Hyper Scape introduces Hacks, abilities that players can loot in the world the same way they do weapons. Hacks grant offensive and defensive capabilities to suit all playstyles. Laying down a mine, seeking an enemy, protecting the squad with a big wall or turning invisible to sneak up on opponents are just a few examples of the Hacks players can combine and swap effortlessly. All Hacks and weapons can be upgraded through the Fusion mechanic to produce more powerful iterations of the pre-existing item.

Hyper Scape innovates and twists the battle royale formula in many ways, such as the unpredictable Decay which dissolves the map of Neo-Arcadia into different patterns, or the unique Echo mechanic that keeps players active in the battle even when they’re down. At the end of a Hyper Scape match, the climatic showdown phase starts when the Hyper Scape crown spawns on the map. Players have two different ways to claim victory, either by picking up and carrying the crown for 45 seconds or by being the last player or squad standing.

Hyper Scape is fun to play and rewarding to watch. Developed in partnership with Twitch, the Hyper Scape Crowncast Twitch extension will entertain viewers by letting them impact the game in real time, creating unprecedented interaction between streamers and their fans. Viewers will also have a real-time impact on the battle by voting on events that affect all contenders within a match, such as low gravity or infinite ammo.

We’ve built something really unique and fresh by streamlining the experience to focus on fun and intensity. We’re really excited to let players have a try at it right away and we can’t wait to hear what they think of it,” said Graeme Jennings, Senior Producer on Hyper Scape at Ubisoft Montreal. “But this is just the start. Hyper Scape is a universe that is built to grow, and our players will see the beginnings of that even during our technical test.”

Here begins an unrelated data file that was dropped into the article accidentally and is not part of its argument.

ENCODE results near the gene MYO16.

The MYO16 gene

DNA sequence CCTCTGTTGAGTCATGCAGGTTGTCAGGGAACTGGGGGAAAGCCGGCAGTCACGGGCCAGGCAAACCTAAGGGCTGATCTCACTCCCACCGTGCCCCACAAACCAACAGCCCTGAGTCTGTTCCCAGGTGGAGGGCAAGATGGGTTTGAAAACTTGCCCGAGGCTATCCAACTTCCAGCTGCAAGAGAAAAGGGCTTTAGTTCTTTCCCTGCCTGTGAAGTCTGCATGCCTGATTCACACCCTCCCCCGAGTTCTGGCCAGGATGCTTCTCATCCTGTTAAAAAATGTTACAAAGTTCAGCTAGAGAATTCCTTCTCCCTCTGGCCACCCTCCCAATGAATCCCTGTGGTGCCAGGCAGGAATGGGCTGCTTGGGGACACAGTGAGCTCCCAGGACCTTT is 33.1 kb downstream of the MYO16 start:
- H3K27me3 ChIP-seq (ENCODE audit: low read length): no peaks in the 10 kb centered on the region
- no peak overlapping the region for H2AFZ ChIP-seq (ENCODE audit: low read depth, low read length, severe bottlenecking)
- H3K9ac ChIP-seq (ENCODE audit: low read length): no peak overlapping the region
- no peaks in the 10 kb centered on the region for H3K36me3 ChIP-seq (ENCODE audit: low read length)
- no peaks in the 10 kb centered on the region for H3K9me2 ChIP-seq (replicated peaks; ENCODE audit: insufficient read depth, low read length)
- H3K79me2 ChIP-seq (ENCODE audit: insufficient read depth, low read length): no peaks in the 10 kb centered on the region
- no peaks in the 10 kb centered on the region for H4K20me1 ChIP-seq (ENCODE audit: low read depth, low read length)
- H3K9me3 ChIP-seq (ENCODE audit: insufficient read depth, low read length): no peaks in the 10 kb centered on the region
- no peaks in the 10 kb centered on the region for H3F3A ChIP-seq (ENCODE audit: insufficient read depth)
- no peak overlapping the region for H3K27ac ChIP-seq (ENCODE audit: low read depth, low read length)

What makes Twitch so unique is the real-time engagement between our streamers and their fans. While traditionally this kind of interaction has been about commenting on gameplay, Hyper Scape transports viewers into the game themselves, to serve as active participants,” said Sharmeen Browarek Chapp, VP of community product at Twitch. “The fact that fans can now directly impact what’s happening in the game creates an entirely new experience. We’re thrilled to partner with Ubisoft on this and cannot wait to show our communities what else we have in store for them!”

Hyper Scape will first be available through a limited-time closed technical test on PC today through July 7. The three-player squad Crown Rush mode is available now, and the limited-time Dark Haze solo mode will be available later during the test. The test will also feature a free 10-tier battle pass, and all progress and items will carry over through future live phases and into the full launch.

For more information about how to access Hyper Scape, please visit: www.hyperscape.com

About Hyper Scape
Hyper Scape is an urban, fast-paced, free-to-play battle royale game developed by Ubisoft Montreal. Set in the virtual city of Neo-Arcadia, up to 100 players face each other to become champion of the Hyper Scape. Bringing a fresh take on the battle royale genre, Hyper Scape is a fast-paced experience that introduces innovative gameplay mechanics such as Hacks, the Fusion, the Decay, the Showdown and many others. Through Hyper Scape Crowncast, a Twitch extension developed in partnership with Twitch, Hyper Scape offers a unique viewing experience, but also offers new tools for streamers to interact with their community. Hyper Scape is currently in a closed technical test and is scheduled to release on consoles and PC.

About Ubisoft
Ubisoft is a leading creator, publisher and distributor of interactive entertainment and services, with a rich portfolio of world-renowned brands, including Assassin’s Creed, Far Cry, For Honor, Just Dance, Watch Dogs, Tom Clancy’s video game series including Ghost Recon, Rainbow Six and The Division. The teams throughout Ubisoft’s worldwide network of studios and business offices are committed to delivering original and memorable gaming experiences across all popular platforms, including consoles, mobile phones, tablets and PCs. For the 2019–20 fiscal year, Ubisoft generated net bookings of €1,534 million. To learn more, please visit: www.ubisoftgroup.com.

Stunning New Cyberpunk 2077 Trailer: ‘The Gig’

Cyberpunk 2077 now launches in November and today’s trailer has to quiet any complaints about the recent delay. Normally I’d say stuff about it, but why bother – just look at it. It’s incredible!

Cyberpunk 2077 releases on November 19th, 2020. It will first launch on PC, Xbox One and PlayStation 4, then arrive for Google’s Stadia platform later in the year.

The game will be playable on Series X and PS5 when they launch and, at a later date, there’ll be a free upgrade to the Series X and PS5 version when it’s available.  

For more information regarding the game, follow Facebook, Twitter, and visit cyberpunk.net